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Tennessee Gambling Laws

Tennessee Gambling Laws at a Glance

Although gambling is becoming more and more commonplace throughout the country, Tennessee's gambling laws are quite restrictive. Even a fishing tournament in which participants paid entry fees for the chance of winning cash prizes was ruled to be gambling (and thus illegal) by the state's attorney general. Still, Tennessee allows betting on horse racing and operates an official state lottery, while nonprofits may ask the state for permission to hold bingo or other games for fundraising. The gambling statute also singles out "futures or commodities trading" as legal activities.

So while most forms of gambling are strictly prohibited in Tennessee, even some activities that may not seem like gambling, not all forms of gambling are illegal. Sound confusing? Review the following chart to learn more about Tennessee's gambling laws.

Code Section 4-36-101 et seq.; 39-17-501 et seq.
Gambling Risking anything of value for a profit whose return is to any degree contingent on chance, not including lawful business transactions.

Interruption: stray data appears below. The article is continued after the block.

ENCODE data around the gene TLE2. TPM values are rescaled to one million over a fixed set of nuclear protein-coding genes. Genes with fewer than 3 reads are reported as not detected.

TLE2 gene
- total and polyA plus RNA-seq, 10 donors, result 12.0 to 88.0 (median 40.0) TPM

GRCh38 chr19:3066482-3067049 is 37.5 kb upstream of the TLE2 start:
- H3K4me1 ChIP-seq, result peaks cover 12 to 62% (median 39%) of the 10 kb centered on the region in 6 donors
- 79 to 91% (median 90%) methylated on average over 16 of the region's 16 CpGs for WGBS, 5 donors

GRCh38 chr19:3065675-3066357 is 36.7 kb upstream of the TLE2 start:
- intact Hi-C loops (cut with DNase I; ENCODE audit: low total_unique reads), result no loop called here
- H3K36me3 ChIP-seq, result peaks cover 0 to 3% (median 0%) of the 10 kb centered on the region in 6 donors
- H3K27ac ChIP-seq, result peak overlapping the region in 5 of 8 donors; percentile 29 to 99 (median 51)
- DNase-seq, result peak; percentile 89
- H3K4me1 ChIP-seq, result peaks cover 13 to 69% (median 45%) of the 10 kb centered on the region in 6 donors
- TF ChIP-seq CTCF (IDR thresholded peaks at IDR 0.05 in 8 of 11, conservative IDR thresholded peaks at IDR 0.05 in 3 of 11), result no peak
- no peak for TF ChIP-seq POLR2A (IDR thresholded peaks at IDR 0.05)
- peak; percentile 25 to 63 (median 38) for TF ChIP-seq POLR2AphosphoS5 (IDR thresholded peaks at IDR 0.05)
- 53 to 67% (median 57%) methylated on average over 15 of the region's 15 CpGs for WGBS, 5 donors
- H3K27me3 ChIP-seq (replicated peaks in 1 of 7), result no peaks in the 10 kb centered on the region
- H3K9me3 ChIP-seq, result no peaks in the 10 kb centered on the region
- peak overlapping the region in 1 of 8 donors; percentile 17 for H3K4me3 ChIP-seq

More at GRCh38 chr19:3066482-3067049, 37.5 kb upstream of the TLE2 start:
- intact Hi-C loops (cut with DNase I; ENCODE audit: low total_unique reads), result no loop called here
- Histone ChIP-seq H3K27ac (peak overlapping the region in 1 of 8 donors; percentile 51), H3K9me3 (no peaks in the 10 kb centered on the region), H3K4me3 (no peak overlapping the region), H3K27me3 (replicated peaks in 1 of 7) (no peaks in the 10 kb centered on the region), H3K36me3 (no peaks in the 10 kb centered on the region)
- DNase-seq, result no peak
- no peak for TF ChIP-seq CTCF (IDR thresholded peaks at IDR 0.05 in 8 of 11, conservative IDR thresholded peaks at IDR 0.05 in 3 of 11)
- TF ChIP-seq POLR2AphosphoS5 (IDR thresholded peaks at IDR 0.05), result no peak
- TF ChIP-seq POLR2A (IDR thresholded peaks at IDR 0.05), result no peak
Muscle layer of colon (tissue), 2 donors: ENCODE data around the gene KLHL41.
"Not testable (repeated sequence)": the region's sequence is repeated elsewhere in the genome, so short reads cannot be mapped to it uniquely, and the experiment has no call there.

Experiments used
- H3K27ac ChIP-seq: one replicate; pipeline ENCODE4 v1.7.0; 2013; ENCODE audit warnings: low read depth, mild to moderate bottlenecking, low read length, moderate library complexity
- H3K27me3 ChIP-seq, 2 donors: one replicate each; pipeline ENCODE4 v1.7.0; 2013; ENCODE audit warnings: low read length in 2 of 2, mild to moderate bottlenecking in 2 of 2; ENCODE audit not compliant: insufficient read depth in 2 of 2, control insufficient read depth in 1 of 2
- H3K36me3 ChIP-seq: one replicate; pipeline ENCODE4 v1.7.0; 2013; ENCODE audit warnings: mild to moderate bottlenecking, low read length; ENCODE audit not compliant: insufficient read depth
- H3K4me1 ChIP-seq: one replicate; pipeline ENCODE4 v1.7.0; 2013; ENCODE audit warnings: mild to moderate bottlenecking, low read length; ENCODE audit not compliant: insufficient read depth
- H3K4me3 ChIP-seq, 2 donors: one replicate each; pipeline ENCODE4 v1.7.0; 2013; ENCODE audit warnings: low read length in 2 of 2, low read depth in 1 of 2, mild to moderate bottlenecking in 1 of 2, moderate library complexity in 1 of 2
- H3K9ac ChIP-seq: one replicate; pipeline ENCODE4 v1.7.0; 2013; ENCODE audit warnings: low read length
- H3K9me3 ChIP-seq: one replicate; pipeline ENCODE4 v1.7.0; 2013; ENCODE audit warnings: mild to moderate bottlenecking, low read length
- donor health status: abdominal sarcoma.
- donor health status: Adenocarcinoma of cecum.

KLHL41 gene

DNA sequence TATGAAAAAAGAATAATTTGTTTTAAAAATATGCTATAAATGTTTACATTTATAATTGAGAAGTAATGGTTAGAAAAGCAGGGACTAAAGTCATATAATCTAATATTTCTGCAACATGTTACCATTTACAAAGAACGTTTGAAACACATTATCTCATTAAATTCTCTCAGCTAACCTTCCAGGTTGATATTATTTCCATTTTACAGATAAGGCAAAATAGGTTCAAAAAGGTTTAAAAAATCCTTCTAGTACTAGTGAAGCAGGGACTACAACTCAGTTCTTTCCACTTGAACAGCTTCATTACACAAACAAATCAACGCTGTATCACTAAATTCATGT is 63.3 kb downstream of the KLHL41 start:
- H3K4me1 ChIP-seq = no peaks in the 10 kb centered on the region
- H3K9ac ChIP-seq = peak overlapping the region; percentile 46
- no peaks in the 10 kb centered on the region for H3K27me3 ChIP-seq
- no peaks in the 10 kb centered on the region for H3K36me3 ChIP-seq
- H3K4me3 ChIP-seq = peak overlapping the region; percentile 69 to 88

Horse Racing/Off-Track Betting Licensed horse racing; interstate simulcast wagering; and pari-mutuel wagering at licensed satellite teletheaters legal.
Dog Racing/Off-Track Betting Not specified.
Casinos Allowed? Gambling devices prohibited.
Other Kinds of Gambling-Related Activities Allowed or Banned Promoting gambling; pyramid clubs; possessing gambling devices or records; customer referral rebates are illegal. Bingo and games of chance conducted by charitable organizations are legal.

Note: State laws are constantly changing. While FindLaw makes effort to ensure that these laws are updated as needed, you may want to contact a Tennessee gaming attorney or conduct your own legal research to verify the state law(s) you are researching.

What are the Penalties for Illegal Gambling in Tennessee?

There are two distinct types of charges for illegal gambling under Tennessee statute: gambling and gambling promotion. If you are caught gambling, you may be charged with a Class C misdemeanor, which carries a fine ranging from $1 to $50. To set up a poker tournament with the intention of making money is a Class B misdemeanor, carrying a fine of up to $250.

But financing, owning, or supervising a gambling operation is a Class E felony, punishable by up to six years and prison and a possible $10,000 fine.

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